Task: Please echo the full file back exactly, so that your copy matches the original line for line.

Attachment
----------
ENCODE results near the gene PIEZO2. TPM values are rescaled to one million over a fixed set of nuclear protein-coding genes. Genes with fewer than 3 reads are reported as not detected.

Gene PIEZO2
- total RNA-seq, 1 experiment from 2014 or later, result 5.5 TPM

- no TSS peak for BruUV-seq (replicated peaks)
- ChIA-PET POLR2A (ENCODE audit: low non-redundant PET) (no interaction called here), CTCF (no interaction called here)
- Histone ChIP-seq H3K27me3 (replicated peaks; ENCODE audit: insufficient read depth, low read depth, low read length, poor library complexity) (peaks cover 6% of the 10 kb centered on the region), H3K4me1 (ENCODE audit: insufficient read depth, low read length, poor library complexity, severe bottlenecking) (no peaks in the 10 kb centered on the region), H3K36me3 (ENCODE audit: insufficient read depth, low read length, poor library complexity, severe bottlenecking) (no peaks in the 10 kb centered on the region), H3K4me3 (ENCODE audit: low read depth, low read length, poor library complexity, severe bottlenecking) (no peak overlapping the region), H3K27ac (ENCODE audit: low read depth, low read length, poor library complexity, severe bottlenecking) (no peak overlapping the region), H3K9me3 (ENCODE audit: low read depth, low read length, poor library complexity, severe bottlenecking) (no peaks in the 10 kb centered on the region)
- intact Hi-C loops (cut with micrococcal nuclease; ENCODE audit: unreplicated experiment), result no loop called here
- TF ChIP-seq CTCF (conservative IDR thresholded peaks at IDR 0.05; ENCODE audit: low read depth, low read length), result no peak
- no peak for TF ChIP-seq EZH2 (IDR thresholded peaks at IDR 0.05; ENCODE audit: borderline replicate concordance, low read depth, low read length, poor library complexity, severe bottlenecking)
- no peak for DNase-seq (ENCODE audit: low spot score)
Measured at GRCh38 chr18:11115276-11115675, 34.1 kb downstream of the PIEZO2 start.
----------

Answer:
ENCODE results near the gene PIEZO2. TPM values are rescaled to one million over a fixed set of nuclear protein-coding genes. Genes with fewer than 3 reads are reported as not detected.

Gene PIEZO2
- total RNA-seq, 1 experiment from 2014 or later, result 5.5 TPM

- no TSS peak for BruUV-seq (replicated peaks)
- ChIA-PET POLR2A (ENCODE audit: low non-redundant PET) (no interaction called here), CTCF (no interaction called here)
- Histone ChIP-seq H3K27me3 (replicated peaks; ENCODE audit: insufficient read depth, low read depth, low read length, poor library complexity) (peaks cover 6% of the 10 kb centered on the region), H3K4me1 (ENCODE audit: insufficient read depth, low read length, poor library complexity, severe bottlenecking) (no peaks in the 10 kb centered on the region), H3K36me3 (ENCODE audit: insufficient read depth, low read length, poor library complexity, severe bottlenecking) (no peaks in the 10 kb centered on the region), H3K4me3 (ENCODE audit: low read depth, low read length, poor library complexity, severe bottlenecking) (no peak overlapping the region), H3K27ac (ENCODE audit: low read depth, low read length, poor library complexity, severe bottlenecking) (no peak overlapping the region), H3K9me3 (ENCODE audit: low read depth, low read length, poor library complexity, severe bottlenecking) (no peaks in the 10 kb centered on the region)
- intact Hi-C loops (cut with micrococcal nuclease; ENCODE audit: unreplicated experiment), result no loop called here
- TF ChIP-seq CTCF (conservative IDR thresholded peaks at IDR 0.05; ENCODE audit: low read depth, low read length), result no peak
- no peak for TF ChIP-seq EZH2 (IDR thresholded peaks at IDR 0.05; ENCODE audit: borderline replicate concordance, low read depth, low read length, poor library complexity, severe bottlenecking)
- no peak for DNase-seq (ENCODE audit: low spot score)
Measured at GRCh38 chr18:11115276-11115675, 34.1 kb downstream of the PIEZO2 start.